Empire is proposing the development of a “complete community” on the lands, including housing, commercial space, and employment lands to be left intact. They have completed a series of studies, including a land use compatibility study that looked at noise and smell factors from the nearby Stelco plant, a master servicing study, and numerous environmental studies: “We wanted to make sure that what we’re proposing can happen, and I’m here to tell you it can happen if you want it to happen.”

Currently, the land is laid out with 60% residential and commercial space, with the remaining 40% to remain employment lands. Those percentages exclude 110 acres of beachfront lands in the parcel to be given to the County and opened up to the community for public recreation purposes.

To accomplish all of Empire’s plans would cost roughly $180 million, with an initial cost of $50 million to build the new sanitation plant. The proposed community in Nanticoke would consist of 15,000 new residential units, supporting 40,000 residents. The available employment lands, if fully utilized, have enough space for 7,500 to 11,000 new jobs, and all in, the community could generate between $80-90 million a year in property tax revenue for the County.

Mayor Ken Hewitt is excited by the proposal: “I fully support it. This is something that many of us on Council have talked about in the past 12 years, reinvigorating the Nanticoke lands.”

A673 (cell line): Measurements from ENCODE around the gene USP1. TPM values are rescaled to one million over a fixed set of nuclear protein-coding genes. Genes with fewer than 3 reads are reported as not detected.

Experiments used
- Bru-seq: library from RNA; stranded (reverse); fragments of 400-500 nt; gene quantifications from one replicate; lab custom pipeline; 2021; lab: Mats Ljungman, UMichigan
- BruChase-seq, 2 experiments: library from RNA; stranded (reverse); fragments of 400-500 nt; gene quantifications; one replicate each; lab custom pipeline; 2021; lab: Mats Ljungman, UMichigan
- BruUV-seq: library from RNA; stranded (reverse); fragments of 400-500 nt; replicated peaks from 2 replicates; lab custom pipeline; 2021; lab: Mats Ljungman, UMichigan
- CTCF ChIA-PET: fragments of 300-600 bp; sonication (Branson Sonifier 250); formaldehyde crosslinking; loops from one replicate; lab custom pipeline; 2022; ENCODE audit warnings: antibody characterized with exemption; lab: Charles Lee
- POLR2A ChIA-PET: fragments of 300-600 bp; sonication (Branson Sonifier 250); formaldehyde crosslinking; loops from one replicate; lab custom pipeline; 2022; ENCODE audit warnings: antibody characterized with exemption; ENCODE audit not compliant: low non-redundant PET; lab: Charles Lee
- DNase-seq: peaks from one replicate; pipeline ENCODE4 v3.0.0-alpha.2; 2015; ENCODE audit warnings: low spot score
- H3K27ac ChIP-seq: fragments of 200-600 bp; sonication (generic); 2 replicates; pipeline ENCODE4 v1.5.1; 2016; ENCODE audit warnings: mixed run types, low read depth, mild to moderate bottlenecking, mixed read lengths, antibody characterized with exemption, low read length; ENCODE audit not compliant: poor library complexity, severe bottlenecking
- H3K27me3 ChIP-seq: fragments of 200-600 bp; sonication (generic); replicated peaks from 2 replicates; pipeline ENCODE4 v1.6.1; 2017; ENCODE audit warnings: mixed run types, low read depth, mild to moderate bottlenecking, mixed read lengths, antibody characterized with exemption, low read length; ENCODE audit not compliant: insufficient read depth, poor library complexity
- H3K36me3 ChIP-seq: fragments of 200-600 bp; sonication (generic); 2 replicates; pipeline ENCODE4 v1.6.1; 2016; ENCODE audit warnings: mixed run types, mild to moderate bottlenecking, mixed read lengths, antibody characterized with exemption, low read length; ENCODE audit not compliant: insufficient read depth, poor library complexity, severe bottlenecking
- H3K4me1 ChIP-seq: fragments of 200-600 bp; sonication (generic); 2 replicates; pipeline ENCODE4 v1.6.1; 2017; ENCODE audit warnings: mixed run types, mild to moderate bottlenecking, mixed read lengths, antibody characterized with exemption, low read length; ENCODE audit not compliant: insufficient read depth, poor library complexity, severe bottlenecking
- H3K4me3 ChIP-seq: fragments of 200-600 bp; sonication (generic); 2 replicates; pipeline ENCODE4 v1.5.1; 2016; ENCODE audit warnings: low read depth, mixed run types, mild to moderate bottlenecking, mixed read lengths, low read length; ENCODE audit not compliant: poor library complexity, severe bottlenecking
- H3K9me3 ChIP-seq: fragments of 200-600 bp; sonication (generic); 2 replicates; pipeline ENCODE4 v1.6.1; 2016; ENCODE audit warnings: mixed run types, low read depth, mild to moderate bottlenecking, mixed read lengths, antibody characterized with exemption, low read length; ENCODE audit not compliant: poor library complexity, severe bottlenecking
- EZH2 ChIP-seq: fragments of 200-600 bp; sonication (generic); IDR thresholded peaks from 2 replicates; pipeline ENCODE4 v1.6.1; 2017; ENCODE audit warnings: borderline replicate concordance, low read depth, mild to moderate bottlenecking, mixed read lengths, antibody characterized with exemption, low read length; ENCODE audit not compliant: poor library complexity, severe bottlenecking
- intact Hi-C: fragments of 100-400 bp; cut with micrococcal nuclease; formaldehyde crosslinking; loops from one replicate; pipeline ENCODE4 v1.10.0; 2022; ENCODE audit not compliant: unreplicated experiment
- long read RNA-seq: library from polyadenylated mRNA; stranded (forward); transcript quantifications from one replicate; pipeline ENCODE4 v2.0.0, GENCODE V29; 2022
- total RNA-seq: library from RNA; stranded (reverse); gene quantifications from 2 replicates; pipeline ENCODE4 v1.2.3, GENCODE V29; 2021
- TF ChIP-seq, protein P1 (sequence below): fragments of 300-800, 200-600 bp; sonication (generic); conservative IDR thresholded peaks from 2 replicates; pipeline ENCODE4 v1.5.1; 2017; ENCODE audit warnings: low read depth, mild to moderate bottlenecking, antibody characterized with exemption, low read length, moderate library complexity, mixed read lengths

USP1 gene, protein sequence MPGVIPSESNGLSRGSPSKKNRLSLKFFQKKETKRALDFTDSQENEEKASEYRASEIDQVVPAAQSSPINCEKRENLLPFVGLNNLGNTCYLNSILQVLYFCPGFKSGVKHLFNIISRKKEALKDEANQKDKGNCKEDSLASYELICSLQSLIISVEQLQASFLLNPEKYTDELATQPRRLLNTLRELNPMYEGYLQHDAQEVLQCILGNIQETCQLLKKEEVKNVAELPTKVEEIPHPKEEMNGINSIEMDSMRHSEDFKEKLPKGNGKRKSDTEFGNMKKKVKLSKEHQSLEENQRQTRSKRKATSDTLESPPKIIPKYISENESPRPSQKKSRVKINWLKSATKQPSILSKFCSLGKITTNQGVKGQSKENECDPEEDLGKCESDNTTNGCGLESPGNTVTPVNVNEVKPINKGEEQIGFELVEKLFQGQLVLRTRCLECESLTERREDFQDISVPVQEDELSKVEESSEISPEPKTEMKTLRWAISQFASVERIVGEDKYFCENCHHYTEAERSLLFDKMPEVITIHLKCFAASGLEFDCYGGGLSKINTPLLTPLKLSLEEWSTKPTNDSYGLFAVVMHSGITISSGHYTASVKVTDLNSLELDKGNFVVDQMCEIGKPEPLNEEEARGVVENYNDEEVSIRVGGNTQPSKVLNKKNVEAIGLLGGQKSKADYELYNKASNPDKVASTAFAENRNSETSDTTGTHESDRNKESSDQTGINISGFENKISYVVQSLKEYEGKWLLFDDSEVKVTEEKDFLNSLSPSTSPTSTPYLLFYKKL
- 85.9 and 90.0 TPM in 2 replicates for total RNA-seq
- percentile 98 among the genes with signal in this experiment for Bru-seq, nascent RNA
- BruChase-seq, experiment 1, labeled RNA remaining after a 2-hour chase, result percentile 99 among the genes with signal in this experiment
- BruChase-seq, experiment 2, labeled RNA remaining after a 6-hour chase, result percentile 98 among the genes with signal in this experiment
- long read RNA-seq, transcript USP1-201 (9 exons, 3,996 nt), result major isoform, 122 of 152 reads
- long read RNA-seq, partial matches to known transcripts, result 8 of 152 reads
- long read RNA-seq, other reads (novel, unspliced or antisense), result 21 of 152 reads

Hewitt said he has spoken to the Hon. Steve Clark, Minister of Municipal Housing and Affairs about the proposal, as well as Chiefs Mark Hill and Stacey Laforme of Six Nations and Mississaugas of the Credit First Nation, and MPP Toby Barrett, all of whom he said were supportive.

“When you look at everything that’s been put forward, there is absolutely no argument against the opportunity this presents to us,” he continued. “I will continue to work with both Empire and County staff, along with the Province to push this through.”

County CAO Craig Manley shared his thoughts on the proposal, “This is, in my opinion, a unique thing in the province of Ontario. How often do you hear of building a new community that will house 40,000 people? That’s the size of Woodstock. It would double our population. This is a significant proposal.”

He added, “In order to make that proposal come to fruition, there’s a process that is required, which is essentially asking the Province to pass a Minister’s Zoning Order, which will establish the principle of use.”

A Minister’s Zoning Order is legislation that gives the Province significantly more power in pushing forward developments.

County staff have been tasked with creating a staff report before the next Council-in-Committee meeting.

“Clearly this is something that is quite outside the norm,” concluded Manley. “It’s also reflective of a great deal of thought and work that’s already gone into it, and some real recognition of the real-world necessities in order to make development happen.”

Council will discuss the issue in more depth following the staff report at the Council session planned for March 1.